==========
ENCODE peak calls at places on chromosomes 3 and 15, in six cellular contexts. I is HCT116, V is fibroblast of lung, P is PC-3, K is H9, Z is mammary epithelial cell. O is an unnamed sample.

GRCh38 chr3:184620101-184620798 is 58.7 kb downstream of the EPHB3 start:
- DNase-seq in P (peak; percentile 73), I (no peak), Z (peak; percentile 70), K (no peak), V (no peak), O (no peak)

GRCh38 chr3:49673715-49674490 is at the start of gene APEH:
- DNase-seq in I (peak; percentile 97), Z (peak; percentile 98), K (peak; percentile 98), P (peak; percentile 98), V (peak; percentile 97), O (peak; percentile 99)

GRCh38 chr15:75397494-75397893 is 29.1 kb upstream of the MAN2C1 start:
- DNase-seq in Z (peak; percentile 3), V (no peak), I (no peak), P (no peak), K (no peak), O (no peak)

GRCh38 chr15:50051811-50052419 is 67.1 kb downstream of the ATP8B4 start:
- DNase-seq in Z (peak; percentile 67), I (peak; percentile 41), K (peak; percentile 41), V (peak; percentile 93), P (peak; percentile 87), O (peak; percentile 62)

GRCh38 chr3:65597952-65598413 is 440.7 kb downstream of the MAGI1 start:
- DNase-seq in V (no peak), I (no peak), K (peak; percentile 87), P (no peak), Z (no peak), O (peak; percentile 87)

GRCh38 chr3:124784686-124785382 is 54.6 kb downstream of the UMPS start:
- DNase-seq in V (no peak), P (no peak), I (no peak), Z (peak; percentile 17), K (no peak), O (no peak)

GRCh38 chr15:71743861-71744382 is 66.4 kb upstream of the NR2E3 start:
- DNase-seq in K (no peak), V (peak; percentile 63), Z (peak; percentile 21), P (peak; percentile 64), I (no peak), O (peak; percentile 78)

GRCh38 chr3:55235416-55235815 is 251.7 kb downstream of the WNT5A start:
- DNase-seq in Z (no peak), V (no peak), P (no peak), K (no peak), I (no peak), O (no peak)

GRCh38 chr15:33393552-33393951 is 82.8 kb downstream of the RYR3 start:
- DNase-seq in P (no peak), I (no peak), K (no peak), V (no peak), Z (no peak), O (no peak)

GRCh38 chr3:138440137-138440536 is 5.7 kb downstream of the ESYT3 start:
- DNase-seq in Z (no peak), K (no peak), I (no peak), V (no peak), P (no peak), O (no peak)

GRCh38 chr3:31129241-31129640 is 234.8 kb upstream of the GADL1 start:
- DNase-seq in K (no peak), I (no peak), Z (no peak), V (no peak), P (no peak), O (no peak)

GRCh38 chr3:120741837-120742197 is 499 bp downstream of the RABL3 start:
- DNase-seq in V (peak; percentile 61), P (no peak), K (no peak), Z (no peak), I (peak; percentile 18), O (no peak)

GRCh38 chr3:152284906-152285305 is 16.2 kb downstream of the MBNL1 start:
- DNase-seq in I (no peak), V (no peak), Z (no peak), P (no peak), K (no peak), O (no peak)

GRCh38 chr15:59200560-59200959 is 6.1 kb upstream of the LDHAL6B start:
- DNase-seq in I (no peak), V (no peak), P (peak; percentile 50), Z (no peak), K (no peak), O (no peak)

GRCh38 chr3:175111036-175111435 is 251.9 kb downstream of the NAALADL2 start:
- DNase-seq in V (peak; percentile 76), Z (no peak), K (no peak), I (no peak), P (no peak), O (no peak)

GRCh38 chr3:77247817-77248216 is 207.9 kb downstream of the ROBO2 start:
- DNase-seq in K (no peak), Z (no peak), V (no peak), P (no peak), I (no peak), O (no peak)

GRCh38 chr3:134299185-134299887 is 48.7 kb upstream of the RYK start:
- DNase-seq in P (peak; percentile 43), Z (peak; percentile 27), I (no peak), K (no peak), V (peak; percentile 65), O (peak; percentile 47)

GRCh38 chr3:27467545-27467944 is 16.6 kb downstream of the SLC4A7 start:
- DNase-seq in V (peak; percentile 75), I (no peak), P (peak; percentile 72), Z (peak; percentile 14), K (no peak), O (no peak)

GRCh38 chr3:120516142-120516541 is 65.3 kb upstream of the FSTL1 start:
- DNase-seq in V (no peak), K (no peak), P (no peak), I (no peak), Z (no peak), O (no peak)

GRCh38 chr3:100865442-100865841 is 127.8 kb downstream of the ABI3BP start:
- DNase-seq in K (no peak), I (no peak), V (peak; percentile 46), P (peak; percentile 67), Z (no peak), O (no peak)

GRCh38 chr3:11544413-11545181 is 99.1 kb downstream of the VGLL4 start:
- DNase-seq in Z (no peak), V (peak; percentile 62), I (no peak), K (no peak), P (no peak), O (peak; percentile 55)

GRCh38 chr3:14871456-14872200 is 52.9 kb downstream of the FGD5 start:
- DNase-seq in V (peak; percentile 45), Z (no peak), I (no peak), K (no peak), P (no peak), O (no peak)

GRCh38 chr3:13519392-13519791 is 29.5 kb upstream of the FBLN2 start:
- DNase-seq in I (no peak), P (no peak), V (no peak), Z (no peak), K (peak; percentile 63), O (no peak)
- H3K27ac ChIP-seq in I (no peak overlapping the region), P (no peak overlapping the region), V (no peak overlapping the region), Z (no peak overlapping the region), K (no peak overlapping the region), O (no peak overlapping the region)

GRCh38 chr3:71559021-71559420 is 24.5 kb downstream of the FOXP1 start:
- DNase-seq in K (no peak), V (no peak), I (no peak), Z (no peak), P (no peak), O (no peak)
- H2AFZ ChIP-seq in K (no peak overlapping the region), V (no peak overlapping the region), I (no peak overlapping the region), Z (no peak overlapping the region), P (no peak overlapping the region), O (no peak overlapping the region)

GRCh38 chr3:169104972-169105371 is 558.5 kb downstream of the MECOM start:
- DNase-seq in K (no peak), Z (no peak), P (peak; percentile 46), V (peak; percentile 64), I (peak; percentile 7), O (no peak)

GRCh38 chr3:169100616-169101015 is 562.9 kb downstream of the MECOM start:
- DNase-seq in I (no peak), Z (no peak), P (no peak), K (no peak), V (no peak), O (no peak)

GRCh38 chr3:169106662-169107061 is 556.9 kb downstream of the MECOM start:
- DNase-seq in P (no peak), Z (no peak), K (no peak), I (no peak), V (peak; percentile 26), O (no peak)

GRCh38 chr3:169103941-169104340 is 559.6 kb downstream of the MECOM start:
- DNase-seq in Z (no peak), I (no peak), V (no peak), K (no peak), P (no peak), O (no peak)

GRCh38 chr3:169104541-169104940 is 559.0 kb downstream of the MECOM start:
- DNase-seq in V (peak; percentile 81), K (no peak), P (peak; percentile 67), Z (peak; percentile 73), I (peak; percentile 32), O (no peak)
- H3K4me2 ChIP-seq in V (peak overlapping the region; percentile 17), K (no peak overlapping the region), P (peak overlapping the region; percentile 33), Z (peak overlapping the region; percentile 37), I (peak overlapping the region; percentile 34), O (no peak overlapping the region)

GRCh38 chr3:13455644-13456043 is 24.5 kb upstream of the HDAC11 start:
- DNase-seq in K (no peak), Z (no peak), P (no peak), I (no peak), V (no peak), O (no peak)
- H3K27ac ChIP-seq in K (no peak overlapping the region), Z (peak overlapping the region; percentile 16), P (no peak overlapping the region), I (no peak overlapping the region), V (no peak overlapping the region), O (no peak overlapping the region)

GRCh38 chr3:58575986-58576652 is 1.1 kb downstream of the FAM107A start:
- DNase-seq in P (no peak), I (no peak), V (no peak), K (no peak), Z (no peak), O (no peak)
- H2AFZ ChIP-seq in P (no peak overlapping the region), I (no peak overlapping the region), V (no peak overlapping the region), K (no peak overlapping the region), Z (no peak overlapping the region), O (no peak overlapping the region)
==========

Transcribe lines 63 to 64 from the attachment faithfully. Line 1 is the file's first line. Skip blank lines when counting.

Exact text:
GRCh38 chr3:13455644-13456043 is 24.5 kb upstream of the HDAC11 start:
- DNase-seq in K (no peak), Z (no peak), P (no peak), I (no peak), V (no peak), O (no peak)